What is GYN Carcinosarcoma (GCS) or MMMT?

  • Another name for gynecologic carcinosarcoma (GCS) is malignant mixed Müllerian tumor (MMMT), an older term that is still being used.
  • GYN carcinosarcoma is a cancerous growth found in the uterus, ovaries, cervix, vagina, fallopian tubes and other parts of the body. 1
  • Carcinosarcoma is unique in that it contains both carcinomatous (malignant epithelial tissue) and sarcomatous (mesenchymal or connective tissue) components. The sarcomatous component may be either homologous (made of tissue normally found in the organ) or heterologous (made of tissue not normally found in the organ). 
  • GCS is rare. Very rare. Fewer than 1,000 cases of GCS are diagnosed each year. Carcinosarcoma accounts for less than 5% of uterine cancers and less than 1-4 % of ovarian cancers.3, 4
  • Because of its rarity, the small number of cases has prevented large studies and trials that are necessary to evaluate various treatments. 1, 2
  • GCS occurs predominantly in postmenopausal women with an average age of 66 years.
  • Risk factors include never having given birth (nulliparity), advanced age, obesity, external sources of estrogens (such as estrogen replacement therapy), and long-term use of tamoxifen.1
  • “Tamoxifen is associated with a 2–7x greater risk of developing endometrial malignancies. Specifically, carcinosarcomas have been reported to occur 7–20 (median of 9 years) years after the initiation of this regime. On the contrary, oral contraceptives are reported to provide a protective effect against these tumors.” 1
  • GCS is highly aggressive and often has metastasized (spread) to other parts of the body by the time of diagnosis; 60% of patients with uterine carcinosarcoma and 90% of patients with ovarian carcinosarcoma have metastasis by the time of diagnosis.1, 2

 

References

  1. Kanthan, R., & Senger, J-L. (2011). Uterine carcinosarcomas (malignant mixed mullerian tumours): A review with special emphasis on the controversies in management. Obstetrics and Gynecology International, 1-13. doi:10.1155/2011/470795
  2. Del Carmen, M. G., Birrer, M., Schorge, J. O. (2012). Carcinosarcoma of the ovary: A review of the literature. Gynecologic Oncology,125, 271-277. http://gcsproject.org/wp-content/uploads/2016/07/Carcinoma-of-the-ovary-A-review-of-the-literature.pdf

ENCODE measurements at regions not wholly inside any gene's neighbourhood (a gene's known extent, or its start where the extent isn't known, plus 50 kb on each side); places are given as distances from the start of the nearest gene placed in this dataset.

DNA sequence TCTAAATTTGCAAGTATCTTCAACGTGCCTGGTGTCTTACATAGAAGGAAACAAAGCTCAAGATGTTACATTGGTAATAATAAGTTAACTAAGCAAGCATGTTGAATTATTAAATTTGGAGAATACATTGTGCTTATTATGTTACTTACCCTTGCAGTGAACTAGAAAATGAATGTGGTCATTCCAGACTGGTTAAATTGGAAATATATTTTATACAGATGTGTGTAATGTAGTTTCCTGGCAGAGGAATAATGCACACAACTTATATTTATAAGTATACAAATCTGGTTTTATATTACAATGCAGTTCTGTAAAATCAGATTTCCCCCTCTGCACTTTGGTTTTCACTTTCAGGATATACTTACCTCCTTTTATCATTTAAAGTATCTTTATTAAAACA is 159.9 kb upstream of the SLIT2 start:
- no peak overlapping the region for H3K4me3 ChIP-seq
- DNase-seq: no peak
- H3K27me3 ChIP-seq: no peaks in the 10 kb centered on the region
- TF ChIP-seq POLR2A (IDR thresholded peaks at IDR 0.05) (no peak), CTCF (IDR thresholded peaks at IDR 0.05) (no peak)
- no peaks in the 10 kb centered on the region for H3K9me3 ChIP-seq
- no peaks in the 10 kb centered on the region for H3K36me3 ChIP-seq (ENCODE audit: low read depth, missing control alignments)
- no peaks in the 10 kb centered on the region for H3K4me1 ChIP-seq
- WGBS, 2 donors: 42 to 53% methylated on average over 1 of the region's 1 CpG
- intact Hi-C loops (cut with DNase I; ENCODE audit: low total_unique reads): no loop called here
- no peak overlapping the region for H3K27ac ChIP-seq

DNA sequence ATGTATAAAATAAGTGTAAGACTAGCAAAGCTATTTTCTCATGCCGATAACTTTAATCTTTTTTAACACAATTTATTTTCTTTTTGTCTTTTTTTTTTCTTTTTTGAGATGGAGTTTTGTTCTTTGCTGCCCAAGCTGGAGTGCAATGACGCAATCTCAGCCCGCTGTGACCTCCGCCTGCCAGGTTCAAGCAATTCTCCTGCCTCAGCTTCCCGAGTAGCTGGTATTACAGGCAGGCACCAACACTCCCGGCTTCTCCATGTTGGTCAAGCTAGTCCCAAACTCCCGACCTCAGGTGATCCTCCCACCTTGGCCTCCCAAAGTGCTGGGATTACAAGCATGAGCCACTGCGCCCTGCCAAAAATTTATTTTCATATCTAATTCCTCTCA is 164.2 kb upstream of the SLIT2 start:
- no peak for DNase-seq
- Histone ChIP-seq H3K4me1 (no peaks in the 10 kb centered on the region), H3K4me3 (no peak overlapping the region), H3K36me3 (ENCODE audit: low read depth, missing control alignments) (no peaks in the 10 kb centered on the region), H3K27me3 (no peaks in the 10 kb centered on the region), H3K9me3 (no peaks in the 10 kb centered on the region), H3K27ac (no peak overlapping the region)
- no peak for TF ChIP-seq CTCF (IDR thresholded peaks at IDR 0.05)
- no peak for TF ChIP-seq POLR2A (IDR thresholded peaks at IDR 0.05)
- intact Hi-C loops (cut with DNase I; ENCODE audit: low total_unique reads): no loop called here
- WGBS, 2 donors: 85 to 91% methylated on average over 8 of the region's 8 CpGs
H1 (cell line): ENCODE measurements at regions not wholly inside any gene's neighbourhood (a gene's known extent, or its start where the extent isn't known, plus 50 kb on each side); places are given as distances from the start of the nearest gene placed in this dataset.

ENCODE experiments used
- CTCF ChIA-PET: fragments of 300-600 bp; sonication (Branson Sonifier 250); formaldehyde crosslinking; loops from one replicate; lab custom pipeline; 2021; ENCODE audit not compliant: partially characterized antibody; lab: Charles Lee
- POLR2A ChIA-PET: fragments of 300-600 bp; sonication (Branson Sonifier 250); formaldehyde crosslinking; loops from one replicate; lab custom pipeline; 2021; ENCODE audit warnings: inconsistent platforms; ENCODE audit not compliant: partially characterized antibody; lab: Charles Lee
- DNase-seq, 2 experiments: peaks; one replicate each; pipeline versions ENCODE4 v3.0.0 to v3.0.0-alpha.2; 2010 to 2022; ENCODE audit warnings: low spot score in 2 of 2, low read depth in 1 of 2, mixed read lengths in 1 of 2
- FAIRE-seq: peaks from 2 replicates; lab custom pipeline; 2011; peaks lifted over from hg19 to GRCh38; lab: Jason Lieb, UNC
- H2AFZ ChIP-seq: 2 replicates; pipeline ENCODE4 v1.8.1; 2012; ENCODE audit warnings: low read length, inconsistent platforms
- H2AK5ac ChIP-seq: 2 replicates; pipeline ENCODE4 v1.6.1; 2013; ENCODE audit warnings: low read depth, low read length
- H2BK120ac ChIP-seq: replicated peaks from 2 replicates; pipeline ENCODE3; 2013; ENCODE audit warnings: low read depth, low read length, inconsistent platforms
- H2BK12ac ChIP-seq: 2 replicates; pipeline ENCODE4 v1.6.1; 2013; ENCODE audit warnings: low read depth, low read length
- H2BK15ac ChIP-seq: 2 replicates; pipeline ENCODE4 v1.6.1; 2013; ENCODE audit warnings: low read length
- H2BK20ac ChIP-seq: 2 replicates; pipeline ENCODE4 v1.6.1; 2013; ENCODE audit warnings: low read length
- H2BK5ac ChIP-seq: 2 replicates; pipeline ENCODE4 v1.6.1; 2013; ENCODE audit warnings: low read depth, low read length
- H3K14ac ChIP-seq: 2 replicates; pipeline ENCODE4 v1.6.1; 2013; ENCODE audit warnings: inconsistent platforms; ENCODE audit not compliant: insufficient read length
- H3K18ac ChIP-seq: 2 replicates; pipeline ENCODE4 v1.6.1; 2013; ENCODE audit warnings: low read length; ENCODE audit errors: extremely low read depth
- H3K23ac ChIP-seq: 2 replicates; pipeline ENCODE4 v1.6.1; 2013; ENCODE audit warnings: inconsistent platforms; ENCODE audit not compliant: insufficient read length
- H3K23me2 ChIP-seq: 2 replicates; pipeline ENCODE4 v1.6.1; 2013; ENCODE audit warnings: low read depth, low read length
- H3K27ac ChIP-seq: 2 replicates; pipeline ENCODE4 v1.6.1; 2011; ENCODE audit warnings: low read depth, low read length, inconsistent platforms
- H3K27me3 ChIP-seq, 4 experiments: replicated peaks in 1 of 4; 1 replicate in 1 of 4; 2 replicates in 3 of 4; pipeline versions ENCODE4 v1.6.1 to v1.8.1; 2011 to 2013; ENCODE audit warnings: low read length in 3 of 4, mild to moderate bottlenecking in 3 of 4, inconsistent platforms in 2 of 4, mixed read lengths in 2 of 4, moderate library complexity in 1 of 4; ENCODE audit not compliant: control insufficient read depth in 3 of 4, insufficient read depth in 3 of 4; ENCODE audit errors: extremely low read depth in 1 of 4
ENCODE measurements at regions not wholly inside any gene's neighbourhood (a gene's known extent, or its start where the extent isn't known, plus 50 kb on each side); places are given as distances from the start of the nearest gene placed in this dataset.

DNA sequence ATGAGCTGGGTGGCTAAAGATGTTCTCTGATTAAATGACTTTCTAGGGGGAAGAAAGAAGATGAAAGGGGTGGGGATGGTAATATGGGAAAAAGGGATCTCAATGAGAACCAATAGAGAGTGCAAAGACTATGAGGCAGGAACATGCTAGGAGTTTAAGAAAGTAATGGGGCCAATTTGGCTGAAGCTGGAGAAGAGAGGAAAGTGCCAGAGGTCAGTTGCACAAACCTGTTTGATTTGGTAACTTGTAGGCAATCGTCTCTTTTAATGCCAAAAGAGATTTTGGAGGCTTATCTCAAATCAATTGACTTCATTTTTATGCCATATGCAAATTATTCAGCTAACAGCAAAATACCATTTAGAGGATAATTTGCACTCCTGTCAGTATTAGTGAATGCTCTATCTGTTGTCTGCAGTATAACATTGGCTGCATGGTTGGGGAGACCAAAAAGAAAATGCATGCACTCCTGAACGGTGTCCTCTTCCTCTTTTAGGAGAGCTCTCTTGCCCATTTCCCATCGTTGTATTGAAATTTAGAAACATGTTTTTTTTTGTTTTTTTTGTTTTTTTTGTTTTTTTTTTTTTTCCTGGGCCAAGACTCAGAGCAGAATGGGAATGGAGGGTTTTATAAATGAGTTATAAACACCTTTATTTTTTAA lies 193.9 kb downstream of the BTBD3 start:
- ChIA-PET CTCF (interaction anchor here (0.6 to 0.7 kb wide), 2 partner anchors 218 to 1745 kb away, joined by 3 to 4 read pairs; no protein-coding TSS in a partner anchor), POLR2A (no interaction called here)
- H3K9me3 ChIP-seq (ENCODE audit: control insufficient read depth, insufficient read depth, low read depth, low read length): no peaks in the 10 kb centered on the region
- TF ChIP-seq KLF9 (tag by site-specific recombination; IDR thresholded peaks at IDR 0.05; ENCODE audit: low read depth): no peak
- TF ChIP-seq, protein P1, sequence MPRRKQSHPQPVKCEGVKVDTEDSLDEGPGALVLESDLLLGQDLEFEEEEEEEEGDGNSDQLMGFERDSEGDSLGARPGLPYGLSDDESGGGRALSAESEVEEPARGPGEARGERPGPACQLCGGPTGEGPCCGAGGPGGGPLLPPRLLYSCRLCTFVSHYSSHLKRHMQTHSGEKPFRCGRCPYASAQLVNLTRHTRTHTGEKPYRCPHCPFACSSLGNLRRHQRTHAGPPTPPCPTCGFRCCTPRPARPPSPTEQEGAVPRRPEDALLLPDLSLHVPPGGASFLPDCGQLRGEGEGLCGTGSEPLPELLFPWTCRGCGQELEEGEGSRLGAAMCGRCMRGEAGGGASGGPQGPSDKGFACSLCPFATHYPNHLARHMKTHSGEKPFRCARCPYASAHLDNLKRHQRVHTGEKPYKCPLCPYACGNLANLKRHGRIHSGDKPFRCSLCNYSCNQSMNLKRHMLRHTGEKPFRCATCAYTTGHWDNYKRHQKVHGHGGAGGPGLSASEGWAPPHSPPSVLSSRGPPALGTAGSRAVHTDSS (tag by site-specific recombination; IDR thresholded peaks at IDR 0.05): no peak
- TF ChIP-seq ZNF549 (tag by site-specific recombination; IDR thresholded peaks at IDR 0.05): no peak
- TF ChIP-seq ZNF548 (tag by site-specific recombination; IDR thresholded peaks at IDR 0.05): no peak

3. Berton-Rigaud, D., Devouassoux-Shisheboran, M., Ledermann, J.A., Leitao, M. M., Powell, M. A., Poveda, A., . . . Ray-Coquard, I. (2014). Gynecologic cancer intergroup (GCIG) consensus review for uterine and ovarian carcinosarcoma. International Journal of Gynecological Cancer24(S3), S55-S60.
  4. Penson, R. T., & Powell, M. A. (2017). Clinical features, diagnosis, staging, and treatment of uterine carcinosarcoma. In S. J. Falk (Ed.), Retrieved January 14, 2018, from http://www.uptodate.com/contents/clinical-features-diagnosis-staging-and-treatment-of-uterine-carcinosarcoma

How is Uterine or Ovarian Carcinosarcoma Treated?

  • New breakthroughs in immunotherapy and personalized cancer treatments are being discovered every day. Because GCS is so rare, it is not on the radar screen for these new therapies. But this is where the cures will be found. The current therapies — surgery, radiation and chemotherapy — have not yielded any improvement in survival in over 40 years.
  • As of today, there are no consensus guidelines for the treatment of GCS. GCS is so rare that it has not been studied as a unique entity. Instead, it has been treated as an ovarian cancer or uterine cancer with poor results. What we are learning is that the carcinomatous and sarcomatous components of carcinosarcoma respond differently to chemotherapy. 
  • Writing about uterine carcinosarcoma, Kanthan and Senger state that “a full understanding of the pathobiogenesis of this tumor is necessary to predict the “gold standard” treatment.”This is where The GCS Project is making its initial impact. Read about the ground-breaking research that we initiated, which involves extensive genetic analysis of carcinosarcoma tissue specimens to discover tumor mutations that can be targets for drug therapies to treat and cure the disease!
  • In many cases, surgery is the first treatment for GCS. Chemotherapy, as an adjuvant (additional) treatment is also necessary to manage recurrence and metastasis following surgery. 
  • In more advanced disease, Kaplan and Senger note that “neither radiotherapy nor chemotherapy provides any significant overall survival benefit, and there remains to date no consensus to guide therapeutic strategies for the various stages of disease.”1
  • I found this flow chart1, which summarizes the current recommendations for the treatment of uterine carcinosarcomas.(Source: https://www.hindawi.com/journals/ogi/2011/470795/)

 

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